If you grew up in SoHo in the 1970s and 80s, your childhood, looking back, was no doubt unique. Back then, though, we thought everyone grew up like us—riding bikes in the house, running under parked tractor trailers, going to loft parties late into the night. Helicopter parenting wasn’t a thing back then, and we were free to roam the empty SoHo streets doing as we pleased as long as we were home for dinner.
These are some of the many stories I received about growing up in SoHo. Some are quoted, some paraphrased, all are true to the extent that memory is truthful!
The Streets Were Our Playground
When we were kids, the streets of SoHo were empty after business hours and on weekends. This was when we would come out to play. A childhood friend writes:
When my brother and I were walking with our parents along Greene, Wooster, Mercer, etc, between Canal and Houston, we used to have a great time playing a game called “Don’t touch the ground” in which we used the loading docks, steps and architectural ledges along the fronts of the buildings to avoid walking on the sidewalks that we pretended were made of lava. Each time we had to cross a street, we would walk along the crosswalk white paint or zig-zag bricks to avoid touching the street, although this didn’t work on the cobblestones as they didn’t usually have crosswalk lines.
Sword fighting with cardboard tubes left over from bolts of fabric never grew old. We would choreograph complex fights between two to four cardboard warriors where we would clash swords, climb up loading docks and jump over each other’s low swings. The loser of the epic battles was the one who’s tube broke first.
Dumpster diving was always fun. Our parents would tell us we could only bring home new things if we threw out old things. Spools of thread, fabric swatches and sewing machine parts.
My friends and I used to play hide and seek in the parked Entenmann’s trucks at Wooster and Prince. They always left the trucks unlocked so we would run in and out of them. I loved the smell of that corner. Entenmann’s had a fleet of Grumman delivery trucks that looked like mail trucks. I’d say 6-10 trucks parked in their lot on that corner with a loading dock. We would jump from truck to truck, either on top, or between their sliding cab doors which they often left open.
Across from The Broome Street bar in the intersection of Broome, Watts and Thompson, we enjoyed playing on the welded sculptures especially the one that looked like a motorcycle. (see photo above)
Others remember breaking into the New Museum Building (before it was the New Museum Building) and spending the night there, running barefoot in rain and getting yelled at for not wearing shoes by random adults, getting inside refrigerator boxes rolling into the street, wearing just your bathing suit in the street to walk to Thompson Street Pool, wearing pajamas in the street, wearing garbage bags and having shaving cream fights, and running naked in the sprinkler at Silver Towers until someone got upset at those “crazy naked artist kids from SoHo.”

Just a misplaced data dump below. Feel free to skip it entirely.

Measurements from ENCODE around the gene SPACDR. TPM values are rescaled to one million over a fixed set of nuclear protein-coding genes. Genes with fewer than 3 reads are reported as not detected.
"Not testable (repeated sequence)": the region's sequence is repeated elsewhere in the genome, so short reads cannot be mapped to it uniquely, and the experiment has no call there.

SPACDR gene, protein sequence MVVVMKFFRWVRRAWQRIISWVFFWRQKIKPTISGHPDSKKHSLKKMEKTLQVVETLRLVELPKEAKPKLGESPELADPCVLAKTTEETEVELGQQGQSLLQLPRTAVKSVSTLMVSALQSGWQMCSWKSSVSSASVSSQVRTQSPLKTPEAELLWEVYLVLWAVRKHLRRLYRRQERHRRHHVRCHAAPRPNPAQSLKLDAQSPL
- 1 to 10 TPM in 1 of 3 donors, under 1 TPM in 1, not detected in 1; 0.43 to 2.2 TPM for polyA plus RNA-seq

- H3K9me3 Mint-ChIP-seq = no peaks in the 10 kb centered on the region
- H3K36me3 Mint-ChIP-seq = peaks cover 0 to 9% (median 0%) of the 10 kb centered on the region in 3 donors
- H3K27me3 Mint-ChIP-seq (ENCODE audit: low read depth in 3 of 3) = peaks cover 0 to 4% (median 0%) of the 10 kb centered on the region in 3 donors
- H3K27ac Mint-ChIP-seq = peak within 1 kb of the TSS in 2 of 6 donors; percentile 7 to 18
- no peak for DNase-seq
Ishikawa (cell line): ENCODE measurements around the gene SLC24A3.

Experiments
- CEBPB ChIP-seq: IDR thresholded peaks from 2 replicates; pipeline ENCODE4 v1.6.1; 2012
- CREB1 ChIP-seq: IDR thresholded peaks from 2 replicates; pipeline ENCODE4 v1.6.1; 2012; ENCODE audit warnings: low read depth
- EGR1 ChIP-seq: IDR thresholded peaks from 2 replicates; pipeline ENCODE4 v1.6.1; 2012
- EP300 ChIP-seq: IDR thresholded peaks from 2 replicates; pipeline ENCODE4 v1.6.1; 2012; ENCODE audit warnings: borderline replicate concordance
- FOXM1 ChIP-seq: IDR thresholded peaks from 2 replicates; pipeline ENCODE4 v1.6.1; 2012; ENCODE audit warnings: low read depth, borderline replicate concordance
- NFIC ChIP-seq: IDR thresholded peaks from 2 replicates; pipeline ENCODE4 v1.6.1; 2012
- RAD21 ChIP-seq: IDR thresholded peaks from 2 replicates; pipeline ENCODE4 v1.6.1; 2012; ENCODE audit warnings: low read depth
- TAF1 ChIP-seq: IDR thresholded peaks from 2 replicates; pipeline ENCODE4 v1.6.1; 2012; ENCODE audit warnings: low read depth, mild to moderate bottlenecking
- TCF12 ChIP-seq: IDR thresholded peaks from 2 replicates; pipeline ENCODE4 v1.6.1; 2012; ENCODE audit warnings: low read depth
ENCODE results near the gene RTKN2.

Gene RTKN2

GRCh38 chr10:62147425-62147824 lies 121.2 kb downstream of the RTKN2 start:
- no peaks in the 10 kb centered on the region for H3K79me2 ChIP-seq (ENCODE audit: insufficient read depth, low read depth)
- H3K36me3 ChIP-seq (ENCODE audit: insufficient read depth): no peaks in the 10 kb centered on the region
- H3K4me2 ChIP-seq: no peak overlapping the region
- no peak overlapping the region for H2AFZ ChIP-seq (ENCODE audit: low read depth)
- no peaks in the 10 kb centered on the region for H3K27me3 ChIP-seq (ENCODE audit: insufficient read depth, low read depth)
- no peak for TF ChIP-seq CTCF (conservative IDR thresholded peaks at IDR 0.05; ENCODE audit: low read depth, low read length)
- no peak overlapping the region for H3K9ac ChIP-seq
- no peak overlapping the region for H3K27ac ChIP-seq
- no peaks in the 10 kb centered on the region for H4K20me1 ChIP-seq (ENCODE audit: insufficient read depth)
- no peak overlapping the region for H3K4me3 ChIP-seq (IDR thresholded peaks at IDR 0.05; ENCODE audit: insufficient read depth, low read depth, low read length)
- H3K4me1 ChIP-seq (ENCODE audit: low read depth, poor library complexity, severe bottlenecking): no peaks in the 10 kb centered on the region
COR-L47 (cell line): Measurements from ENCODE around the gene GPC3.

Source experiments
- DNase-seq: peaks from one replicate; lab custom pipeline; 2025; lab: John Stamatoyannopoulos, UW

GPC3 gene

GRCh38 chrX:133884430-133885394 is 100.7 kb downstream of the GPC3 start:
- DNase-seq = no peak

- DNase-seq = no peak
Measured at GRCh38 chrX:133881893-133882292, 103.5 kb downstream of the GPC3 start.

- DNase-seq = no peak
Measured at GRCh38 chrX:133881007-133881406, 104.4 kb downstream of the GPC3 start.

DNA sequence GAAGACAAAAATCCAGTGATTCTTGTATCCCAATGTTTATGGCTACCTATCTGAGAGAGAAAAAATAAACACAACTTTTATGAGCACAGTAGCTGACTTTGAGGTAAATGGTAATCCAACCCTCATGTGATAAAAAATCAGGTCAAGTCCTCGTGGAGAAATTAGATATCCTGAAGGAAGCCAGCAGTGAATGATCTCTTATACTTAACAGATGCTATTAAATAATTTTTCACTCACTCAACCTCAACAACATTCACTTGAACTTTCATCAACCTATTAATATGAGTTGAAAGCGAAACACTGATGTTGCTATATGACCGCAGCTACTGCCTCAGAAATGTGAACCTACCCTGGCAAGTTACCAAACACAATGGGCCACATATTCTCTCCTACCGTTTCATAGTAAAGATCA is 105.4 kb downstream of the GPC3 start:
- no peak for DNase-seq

It All Began at Playgroup
For me and my posse, many of our earliest childhood memories are from the SoHo Cooperative Playgroup in a basement on the corner of Prince and Wooster. Fellow playgroupers remember it as a “dirty rat infested basement” where you walked down a hallway with dirt floors with wooden boards that led to the “clean room” where there were no windows but gymnastics mats on the floor and “not a lot of talk, just action: jumping around making stuff” like macaroni necklaces and Play-Doh sculptures. There was “structure but a lot of violence, kids fighting with each other, the idea was children should be allowed to work their problems out in a natural process” so we were not disciplined.
I also remember that, since we were in the basement, we would have floods every once in a while. The children would all have to stand up against the wall while the parents tried to clean away the water and dry out our “rugs.” We had moving blankets as rugs, and for the longest time, whenever I saw anyone moving, I always wondered why they covered all their furniture with rugs.
The Whole Key Thing
It was always fun when someone came to visit in SoHo. We didn’t have buzzers to open the front door, so people usually called from a corner phone booth or yelled up to let you know they were downstairs. This is when the fun began.
One fellow SoHo kid remembers:
I remember when people came over to visit, first you had to explain that Greene Street was in Manhattan, you had to give precise instructions on how to get to your loft, you had to tell them that you would look out the window or hang out on the fire escape in order to throw down the sock that had your front door key in it then you would see them in another 20 minutes because that’s how long it would take your visitors to walk up the 6 flights of stairs to get to your front door.
Many others fondly remember the “key throwing days,” when SoHo denizens would employ one of three methods of letting their guests in. The most popular was throwing the front door key in a rolled up sock (or sometimes a stuffed animal) out the window. This was to soften the key’s landing. “If you were smart you let it hit the pavement. There was no aiming from that height (if you lived on a high floor), and sometimes the socks would land in something gross, like a puddle.”